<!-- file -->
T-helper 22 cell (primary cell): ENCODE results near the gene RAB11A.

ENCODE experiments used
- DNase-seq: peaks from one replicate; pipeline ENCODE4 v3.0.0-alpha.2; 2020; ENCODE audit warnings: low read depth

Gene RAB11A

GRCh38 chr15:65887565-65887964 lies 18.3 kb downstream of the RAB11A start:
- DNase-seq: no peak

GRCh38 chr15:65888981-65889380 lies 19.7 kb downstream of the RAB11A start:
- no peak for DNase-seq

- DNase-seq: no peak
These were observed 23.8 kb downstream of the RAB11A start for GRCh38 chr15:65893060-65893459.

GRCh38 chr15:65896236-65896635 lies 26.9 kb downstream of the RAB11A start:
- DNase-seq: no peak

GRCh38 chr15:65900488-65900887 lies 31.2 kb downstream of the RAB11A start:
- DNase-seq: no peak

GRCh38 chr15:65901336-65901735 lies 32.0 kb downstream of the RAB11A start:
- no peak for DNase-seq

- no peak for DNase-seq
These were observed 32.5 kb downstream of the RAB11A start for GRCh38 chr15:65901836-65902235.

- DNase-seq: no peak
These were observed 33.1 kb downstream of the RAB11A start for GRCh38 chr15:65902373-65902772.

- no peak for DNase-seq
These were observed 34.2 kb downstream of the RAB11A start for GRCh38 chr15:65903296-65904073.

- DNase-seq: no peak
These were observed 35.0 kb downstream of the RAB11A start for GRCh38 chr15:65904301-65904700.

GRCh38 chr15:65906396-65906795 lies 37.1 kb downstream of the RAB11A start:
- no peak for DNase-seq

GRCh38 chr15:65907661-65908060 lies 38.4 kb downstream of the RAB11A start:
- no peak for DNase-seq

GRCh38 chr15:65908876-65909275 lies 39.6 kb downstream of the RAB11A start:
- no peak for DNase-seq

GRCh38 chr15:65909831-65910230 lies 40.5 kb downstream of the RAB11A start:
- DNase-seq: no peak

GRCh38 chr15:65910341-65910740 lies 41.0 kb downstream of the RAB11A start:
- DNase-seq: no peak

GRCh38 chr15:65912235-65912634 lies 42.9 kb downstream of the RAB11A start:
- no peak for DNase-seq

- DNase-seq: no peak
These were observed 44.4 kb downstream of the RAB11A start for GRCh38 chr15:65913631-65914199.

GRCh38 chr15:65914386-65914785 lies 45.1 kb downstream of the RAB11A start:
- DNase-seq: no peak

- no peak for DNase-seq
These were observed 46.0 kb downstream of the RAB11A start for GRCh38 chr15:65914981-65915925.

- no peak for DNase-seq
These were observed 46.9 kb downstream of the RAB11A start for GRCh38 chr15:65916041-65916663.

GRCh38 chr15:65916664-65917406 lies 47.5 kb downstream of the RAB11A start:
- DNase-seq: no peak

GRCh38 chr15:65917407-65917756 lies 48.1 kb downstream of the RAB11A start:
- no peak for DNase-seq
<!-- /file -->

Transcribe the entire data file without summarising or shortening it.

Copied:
T-helper 22 cell (primary cell): ENCODE results near the gene RAB11A.

ENCODE experiments used
- DNase-seq: peaks from one replicate; pipeline ENCODE4 v3.0.0-alpha.2; 2020; ENCODE audit warnings: low read depth

Gene RAB11A

GRCh38 chr15:65887565-65887964 lies 18.3 kb downstream of the RAB11A start:
- DNase-seq: no peak

GRCh38 chr15:65888981-65889380 lies 19.7 kb downstream of the RAB11A start:
- no peak for DNase-seq

- DNase-seq: no peak
These were observed 23.8 kb downstream of the RAB11A start for GRCh38 chr15:65893060-65893459.

GRCh38 chr15:65896236-65896635 lies 26.9 kb downstream of the RAB11A start:
- DNase-seq: no peak

GRCh38 chr15:65900488-65900887 lies 31.2 kb downstream of the RAB11A start:
- DNase-seq: no peak

GRCh38 chr15:65901336-65901735 lies 32.0 kb downstream of the RAB11A start:
- no peak for DNase-seq

- no peak for DNase-seq
These were observed 32.5 kb downstream of the RAB11A start for GRCh38 chr15:65901836-65902235.

- DNase-seq: no peak
These were observed 33.1 kb downstream of the RAB11A start for GRCh38 chr15:65902373-65902772.

- no peak for DNase-seq
These were observed 34.2 kb downstream of the RAB11A start for GRCh38 chr15:65903296-65904073.

- DNase-seq: no peak
These were observed 35.0 kb downstream of the RAB11A start for GRCh38 chr15:65904301-65904700.

GRCh38 chr15:65906396-65906795 lies 37.1 kb downstream of the RAB11A start:
- no peak for DNase-seq

GRCh38 chr15:65907661-65908060 lies 38.4 kb downstream of the RAB11A start:
- no peak for DNase-seq

GRCh38 chr15:65908876-65909275 lies 39.6 kb downstream of the RAB11A start:
- no peak for DNase-seq

GRCh38 chr15:65909831-65910230 lies 40.5 kb downstream of the RAB11A start:
- DNase-seq: no peak

GRCh38 chr15:65910341-65910740 lies 41.0 kb downstream of the RAB11A start:
- DNase-seq: no peak

GRCh38 chr15:65912235-65912634 lies 42.9 kb downstream of the RAB11A start:
- no peak for DNase-seq

- DNase-seq: no peak
These were observed 44.4 kb downstream of the RAB11A start for GRCh38 chr15:65913631-65914199.

GRCh38 chr15:65914386-65914785 lies 45.1 kb downstream of the RAB11A start:
- DNase-seq: no peak

- no peak for DNase-seq
These were observed 46.0 kb downstream of the RAB11A start for GRCh38 chr15:65914981-65915925.

- no peak for DNase-seq
These were observed 46.9 kb downstream of the RAB11A start for GRCh38 chr15:65916041-65916663.

GRCh38 chr15:65916664-65917406 lies 47.5 kb downstream of the RAB11A start:
- DNase-seq: no peak

GRCh38 chr15:65917407-65917756 lies 48.1 kb downstream of the RAB11A start:
- no peak for DNase-seq